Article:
Some French phrases for your repertoire this National French Language Day
As one of Obsidian’s language lovers, I enjoy diving into the linguistics and differences in communication that arise when learning another language. It’s fun to find those quirky phrases that just don’t directly translate to English and keep them tucked away for future use! To celebrate French Language Day, here are a few French phrases that don’t make total sense in English.
Tomber dans les pommes: To fall in the apples.
Meaning: To faint.
Avoir les dents du fond qui baignent: To have your back teeth swimming.
Meaning: You’ve eaten too much or your teeth are swimming in food.
S’occuper de ses oignons: To care for your onions.
Meaning: Mind your own business!
C’est le petit Jésus en culotte de velours: It’s like baby Jesus in velvet pants.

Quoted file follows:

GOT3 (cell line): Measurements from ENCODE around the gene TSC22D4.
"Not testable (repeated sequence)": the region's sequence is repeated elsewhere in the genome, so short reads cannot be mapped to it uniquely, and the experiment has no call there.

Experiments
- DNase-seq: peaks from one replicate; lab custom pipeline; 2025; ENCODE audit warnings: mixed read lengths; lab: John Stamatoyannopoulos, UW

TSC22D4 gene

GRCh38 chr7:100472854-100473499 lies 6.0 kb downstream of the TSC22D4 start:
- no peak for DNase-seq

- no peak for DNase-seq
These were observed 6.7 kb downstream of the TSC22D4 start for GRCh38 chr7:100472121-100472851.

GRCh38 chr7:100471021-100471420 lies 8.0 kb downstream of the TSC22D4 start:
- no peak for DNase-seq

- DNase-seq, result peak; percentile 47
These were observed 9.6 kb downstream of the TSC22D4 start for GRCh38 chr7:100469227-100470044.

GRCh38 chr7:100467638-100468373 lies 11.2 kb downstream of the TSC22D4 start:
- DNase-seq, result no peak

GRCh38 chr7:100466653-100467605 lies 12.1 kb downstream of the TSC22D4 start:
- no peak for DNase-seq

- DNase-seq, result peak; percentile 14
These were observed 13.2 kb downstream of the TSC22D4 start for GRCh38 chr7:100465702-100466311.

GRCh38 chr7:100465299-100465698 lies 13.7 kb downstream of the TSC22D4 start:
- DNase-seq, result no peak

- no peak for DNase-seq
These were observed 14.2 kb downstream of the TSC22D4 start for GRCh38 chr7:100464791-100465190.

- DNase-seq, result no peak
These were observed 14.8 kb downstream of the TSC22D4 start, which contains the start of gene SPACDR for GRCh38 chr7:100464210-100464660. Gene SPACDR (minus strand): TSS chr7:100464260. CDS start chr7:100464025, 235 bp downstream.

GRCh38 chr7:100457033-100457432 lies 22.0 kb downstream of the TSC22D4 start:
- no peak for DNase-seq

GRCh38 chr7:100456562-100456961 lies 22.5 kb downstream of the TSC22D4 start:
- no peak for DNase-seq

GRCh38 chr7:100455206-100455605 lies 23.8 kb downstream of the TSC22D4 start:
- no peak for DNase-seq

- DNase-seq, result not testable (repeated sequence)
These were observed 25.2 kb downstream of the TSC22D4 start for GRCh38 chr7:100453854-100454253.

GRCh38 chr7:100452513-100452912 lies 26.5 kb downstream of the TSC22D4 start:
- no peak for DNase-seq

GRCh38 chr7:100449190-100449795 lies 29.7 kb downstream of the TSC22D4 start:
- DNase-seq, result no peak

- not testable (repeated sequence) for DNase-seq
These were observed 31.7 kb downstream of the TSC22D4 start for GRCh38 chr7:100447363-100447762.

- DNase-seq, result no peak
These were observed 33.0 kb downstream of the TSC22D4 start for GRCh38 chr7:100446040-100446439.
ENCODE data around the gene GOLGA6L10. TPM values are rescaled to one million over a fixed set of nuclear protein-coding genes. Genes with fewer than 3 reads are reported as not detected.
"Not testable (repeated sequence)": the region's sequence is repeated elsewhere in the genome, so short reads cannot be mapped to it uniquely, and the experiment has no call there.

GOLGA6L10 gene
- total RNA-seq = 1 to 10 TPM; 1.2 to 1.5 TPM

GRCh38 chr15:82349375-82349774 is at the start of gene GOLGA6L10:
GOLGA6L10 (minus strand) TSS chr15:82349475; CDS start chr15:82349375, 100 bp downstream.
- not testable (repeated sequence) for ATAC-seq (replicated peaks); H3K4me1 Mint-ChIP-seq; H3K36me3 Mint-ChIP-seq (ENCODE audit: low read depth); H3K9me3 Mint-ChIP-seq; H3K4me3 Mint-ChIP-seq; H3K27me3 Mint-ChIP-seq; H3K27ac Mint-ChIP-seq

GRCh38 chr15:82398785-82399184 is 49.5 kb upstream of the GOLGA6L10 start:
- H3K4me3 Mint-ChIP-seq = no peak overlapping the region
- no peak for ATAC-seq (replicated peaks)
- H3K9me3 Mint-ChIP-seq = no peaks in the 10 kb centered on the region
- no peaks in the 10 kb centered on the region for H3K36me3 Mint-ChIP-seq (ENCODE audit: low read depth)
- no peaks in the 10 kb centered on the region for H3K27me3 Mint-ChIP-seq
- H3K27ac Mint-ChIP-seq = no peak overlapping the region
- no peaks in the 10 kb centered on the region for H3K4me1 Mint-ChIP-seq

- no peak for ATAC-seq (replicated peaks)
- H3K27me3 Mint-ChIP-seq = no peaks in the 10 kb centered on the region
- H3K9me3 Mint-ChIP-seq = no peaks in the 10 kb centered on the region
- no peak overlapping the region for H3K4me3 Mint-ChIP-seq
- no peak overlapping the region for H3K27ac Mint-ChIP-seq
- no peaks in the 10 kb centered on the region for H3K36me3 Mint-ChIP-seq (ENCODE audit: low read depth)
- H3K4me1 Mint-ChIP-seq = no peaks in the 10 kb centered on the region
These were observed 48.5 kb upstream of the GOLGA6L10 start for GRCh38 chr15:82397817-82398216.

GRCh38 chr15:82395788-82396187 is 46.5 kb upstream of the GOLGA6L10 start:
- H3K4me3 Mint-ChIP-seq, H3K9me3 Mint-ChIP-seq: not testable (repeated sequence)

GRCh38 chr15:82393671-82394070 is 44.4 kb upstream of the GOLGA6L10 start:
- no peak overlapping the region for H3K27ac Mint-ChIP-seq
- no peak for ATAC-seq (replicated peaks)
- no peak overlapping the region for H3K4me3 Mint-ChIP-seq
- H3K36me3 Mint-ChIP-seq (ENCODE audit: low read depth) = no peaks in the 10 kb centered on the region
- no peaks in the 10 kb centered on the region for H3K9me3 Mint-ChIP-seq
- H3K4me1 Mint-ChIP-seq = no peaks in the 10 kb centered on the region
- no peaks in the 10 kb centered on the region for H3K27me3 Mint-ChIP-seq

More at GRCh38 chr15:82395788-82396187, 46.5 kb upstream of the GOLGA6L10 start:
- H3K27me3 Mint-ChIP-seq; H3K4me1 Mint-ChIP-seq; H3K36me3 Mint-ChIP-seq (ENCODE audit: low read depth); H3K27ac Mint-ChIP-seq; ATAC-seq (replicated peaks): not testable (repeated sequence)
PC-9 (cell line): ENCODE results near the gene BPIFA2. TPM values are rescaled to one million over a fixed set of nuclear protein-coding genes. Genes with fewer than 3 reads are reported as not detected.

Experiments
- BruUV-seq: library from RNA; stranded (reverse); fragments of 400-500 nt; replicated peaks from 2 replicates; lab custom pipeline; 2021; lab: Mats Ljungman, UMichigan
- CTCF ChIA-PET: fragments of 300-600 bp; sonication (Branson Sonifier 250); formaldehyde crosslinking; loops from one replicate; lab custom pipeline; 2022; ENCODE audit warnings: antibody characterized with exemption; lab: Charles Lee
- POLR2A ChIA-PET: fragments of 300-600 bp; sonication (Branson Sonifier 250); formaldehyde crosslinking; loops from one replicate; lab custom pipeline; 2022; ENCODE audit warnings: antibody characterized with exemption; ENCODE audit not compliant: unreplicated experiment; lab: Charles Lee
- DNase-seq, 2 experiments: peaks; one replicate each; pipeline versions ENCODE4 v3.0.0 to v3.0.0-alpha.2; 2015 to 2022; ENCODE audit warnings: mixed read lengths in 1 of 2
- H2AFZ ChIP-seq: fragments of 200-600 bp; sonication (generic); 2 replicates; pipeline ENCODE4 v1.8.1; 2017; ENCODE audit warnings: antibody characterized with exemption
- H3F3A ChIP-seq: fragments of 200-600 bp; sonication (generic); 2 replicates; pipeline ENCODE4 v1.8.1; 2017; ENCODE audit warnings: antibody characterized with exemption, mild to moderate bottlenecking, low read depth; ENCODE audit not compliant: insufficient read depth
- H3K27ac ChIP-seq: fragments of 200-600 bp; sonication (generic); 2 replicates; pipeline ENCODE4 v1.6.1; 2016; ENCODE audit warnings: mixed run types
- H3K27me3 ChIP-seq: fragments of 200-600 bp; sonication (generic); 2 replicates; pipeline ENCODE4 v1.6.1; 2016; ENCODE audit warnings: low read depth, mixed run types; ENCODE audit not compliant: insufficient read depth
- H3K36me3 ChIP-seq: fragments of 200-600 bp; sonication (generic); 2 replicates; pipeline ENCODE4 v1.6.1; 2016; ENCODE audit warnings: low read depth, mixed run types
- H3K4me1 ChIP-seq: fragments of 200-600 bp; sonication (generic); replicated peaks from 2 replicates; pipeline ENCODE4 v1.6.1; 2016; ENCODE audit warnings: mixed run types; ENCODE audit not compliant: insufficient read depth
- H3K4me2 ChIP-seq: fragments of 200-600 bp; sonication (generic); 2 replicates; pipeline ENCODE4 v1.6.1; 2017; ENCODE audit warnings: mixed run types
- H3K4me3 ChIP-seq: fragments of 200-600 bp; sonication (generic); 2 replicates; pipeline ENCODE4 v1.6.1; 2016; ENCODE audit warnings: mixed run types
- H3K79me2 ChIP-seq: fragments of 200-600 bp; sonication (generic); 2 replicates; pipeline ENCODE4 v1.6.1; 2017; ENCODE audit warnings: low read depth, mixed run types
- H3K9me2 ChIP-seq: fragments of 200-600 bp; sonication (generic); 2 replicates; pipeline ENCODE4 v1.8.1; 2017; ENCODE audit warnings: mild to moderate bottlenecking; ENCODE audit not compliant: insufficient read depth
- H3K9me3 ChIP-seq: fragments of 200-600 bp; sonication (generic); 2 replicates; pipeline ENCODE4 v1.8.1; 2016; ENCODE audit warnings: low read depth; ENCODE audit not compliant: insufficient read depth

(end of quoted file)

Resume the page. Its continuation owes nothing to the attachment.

Meaning: The wine is delicious!
Être sur son 31: To be on your 31.
Meaning: To be dressed “to the nines” or dressed up.
Avoir la gueule de bois: To have a wooden face.
Meaning: To be hungover. It refers to the feeling of having unquenchable thirst after a night of drinking.
Peigner la girafe: To comb the giraffe.
Meaning: To engage in a pointless task, to twiddle your thumbs.
Raconter des salades: To tell salads.
Meaning: To tell elaborate lies or stories
Poser un lapin: To put down/place a rabbit.
Meaning: To stand someone up.
Avoir le cafard: To have the cockroach.
Meaning: To feel depressed or down.
You never know when random tidbits like these will come in handy (I’m looking at you, Jeopardy!). Keep them stored away in that random corner of your mind for future use. Don’t forget to take a second to learn a few more French words this National French Language Day while you’re at it!